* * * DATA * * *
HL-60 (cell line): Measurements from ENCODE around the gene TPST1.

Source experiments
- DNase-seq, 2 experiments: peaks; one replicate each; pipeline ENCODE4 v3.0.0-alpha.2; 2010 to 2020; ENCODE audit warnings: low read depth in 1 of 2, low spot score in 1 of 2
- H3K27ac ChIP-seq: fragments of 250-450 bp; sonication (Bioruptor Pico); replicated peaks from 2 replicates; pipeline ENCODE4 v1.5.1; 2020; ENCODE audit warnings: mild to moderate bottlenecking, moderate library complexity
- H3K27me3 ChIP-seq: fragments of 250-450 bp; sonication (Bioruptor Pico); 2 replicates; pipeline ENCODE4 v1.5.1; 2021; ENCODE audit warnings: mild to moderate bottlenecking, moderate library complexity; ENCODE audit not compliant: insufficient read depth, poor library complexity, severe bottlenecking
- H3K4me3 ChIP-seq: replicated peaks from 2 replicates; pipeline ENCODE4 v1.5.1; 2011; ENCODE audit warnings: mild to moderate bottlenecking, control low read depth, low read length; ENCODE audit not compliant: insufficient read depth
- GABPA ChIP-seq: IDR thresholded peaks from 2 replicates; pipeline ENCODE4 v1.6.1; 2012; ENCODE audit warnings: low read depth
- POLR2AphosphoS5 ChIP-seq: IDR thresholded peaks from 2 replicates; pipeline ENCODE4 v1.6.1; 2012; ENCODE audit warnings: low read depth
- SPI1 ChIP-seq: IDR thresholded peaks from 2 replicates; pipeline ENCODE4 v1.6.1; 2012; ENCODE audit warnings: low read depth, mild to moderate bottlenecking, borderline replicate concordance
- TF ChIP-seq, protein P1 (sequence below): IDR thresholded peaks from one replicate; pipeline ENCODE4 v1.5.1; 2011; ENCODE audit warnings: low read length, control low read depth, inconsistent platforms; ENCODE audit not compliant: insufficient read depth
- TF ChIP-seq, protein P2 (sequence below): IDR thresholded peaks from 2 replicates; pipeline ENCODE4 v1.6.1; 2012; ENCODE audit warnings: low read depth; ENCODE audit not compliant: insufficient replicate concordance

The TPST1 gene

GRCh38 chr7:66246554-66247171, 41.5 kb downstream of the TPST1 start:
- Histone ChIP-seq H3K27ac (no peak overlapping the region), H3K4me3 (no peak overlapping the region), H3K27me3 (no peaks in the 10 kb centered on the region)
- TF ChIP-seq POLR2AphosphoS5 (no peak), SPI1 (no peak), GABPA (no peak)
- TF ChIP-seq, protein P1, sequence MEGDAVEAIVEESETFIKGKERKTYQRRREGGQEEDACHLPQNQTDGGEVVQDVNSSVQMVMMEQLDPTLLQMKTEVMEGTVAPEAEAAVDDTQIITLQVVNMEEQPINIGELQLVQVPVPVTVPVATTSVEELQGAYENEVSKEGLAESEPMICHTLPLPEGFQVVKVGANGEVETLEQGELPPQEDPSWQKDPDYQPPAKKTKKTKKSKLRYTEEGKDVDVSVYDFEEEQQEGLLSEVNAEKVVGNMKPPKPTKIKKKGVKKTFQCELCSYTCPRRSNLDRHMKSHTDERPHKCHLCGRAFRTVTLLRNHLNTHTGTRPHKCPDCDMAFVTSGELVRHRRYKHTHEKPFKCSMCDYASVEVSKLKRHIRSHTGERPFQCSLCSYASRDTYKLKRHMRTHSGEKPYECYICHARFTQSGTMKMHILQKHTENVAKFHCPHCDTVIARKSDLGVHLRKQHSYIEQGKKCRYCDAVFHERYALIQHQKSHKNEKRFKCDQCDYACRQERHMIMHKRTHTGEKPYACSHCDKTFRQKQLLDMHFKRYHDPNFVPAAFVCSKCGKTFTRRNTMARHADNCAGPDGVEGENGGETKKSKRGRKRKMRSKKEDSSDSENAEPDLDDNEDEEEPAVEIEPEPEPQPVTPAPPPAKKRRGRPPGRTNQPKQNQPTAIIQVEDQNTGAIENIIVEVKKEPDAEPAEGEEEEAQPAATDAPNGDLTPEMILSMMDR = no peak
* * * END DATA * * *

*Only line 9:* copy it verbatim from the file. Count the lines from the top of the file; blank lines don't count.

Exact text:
- SPI1 ChIP-seq: IDR thresholded peaks from 2 replicates; pipeline ENCODE4 v1.6.1; 2012; ENCODE audit warnings: low read depth, mild to moderate bottlenecking, borderline replicate concordance